Accepted answer

I would suggest you do it with a recursive function.

In the following example you can use loadFilesAndCalculateSum() like the d3.text() but instead of one string it takes an array of strings and the callback gets the calculated sum instead of the text of a file.

 * load all files and calculate the sum of the values
 * @param  {Array}    filenames Array with filenames as string
 * @param  {Function} cb        Callback function, gets the sum as param
 * @param  {number}   sum       The initial sum   
 * @param  {number}   i         Starting index for filenames
 * @return {void}
function loadFilesAndCalculateSum(filenames, cb, sum, i) {
  sum = sum || 0;
  i = i || 0;
  d3.text(filenames[i], function(error, text) {
    //parse the rows and reduce them
    sum += d3.csv.parseRows(text).reduce(function(prev, curr) {
      //return previous sum + this rows sum
      return prev + d3.sum(curr, function(d){return +d;})

    if(i < filenames.length - 1){
      //load next file
      loadFilesAndCalculateSum(filenames, cb, sum, i+1);
    } else {
      //call the callback with the final sum

var filenames = ["file1.txt", "file2.txt", "file3.txt"];

loadFilesAndCalculateSum(filenames, function(sum){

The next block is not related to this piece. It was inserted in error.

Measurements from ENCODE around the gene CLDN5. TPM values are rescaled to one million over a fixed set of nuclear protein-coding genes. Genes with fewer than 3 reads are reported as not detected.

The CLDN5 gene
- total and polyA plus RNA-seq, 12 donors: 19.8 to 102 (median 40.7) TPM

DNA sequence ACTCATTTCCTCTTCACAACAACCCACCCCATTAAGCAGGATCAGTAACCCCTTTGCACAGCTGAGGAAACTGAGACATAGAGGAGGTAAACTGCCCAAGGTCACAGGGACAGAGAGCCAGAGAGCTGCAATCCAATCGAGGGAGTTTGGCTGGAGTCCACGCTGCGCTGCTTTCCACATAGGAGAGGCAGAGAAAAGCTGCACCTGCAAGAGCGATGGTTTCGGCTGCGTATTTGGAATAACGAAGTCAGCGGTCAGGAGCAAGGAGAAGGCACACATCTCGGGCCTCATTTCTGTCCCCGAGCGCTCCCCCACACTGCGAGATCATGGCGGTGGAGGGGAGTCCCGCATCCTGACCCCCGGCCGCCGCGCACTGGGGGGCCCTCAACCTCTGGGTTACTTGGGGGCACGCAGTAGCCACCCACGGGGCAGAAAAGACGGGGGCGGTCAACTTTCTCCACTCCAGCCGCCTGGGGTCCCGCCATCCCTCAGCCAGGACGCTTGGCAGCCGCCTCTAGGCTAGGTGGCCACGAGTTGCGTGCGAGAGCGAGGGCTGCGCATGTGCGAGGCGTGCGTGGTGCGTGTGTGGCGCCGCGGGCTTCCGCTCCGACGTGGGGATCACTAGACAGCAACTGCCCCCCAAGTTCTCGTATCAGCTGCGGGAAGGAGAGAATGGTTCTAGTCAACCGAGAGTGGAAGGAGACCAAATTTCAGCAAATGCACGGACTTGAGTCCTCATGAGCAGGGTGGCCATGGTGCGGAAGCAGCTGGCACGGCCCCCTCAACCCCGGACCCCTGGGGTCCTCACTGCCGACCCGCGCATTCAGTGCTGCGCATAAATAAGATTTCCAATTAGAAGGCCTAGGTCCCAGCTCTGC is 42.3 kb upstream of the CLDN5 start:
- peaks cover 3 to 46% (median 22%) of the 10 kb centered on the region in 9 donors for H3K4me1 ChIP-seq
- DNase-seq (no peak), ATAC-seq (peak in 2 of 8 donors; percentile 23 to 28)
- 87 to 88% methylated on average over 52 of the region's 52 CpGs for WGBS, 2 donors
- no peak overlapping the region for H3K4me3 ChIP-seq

//do something with the total sum

To clarify this. you have to do the processing of sum inside of the callback function where I put the comment do something with the total sum. This function is still executing async. That means, that everything you write after the loadFilesAndCalculateSum() function will possibly execute before the code inside the callback. You can find a little longer introduction to async javascript here

//this is executed first
loadFilesAndCalculateSum(filenames, function(sum){
  //do something with the total sum
  //this is executed third, when all files are loaded and the sum is calculated

//code after this point is executed second, while the files are being loaded.

If you already have a function that does something with the sum, you can pass this function to the loadFilesAndCalculateSum as second parameter. This is possible because functions are so called first class citizens:

var addthis = 5;

function doSomethingWithTheSum(sum) {
  //everything you want to do with the sum goes inside this function.

  //from here you could call other functions and pass the sum.

  //or you use the sum inside this function
  var newsum = sum + addthis;
      .text(function(d){ return d;});

loadFilesAndCalculateSum(filenames, doSomethingWithTheSum);

You can pass functions just like any other variable. in the first example I called the second parameter of the loadFiles... function cb which is the usual abbreviation for callback. As stated in the doc comment, this param should be of type Function.

In the end of the loadFiles... function I the callback function gets called by

//call the callback with the final sum

Here the sum is given to the callback function as first parameter. Therefore if you pass a function, it should take a single param, like the anonymous function in the first example or the doSomethingWithTheSum function in the example above.

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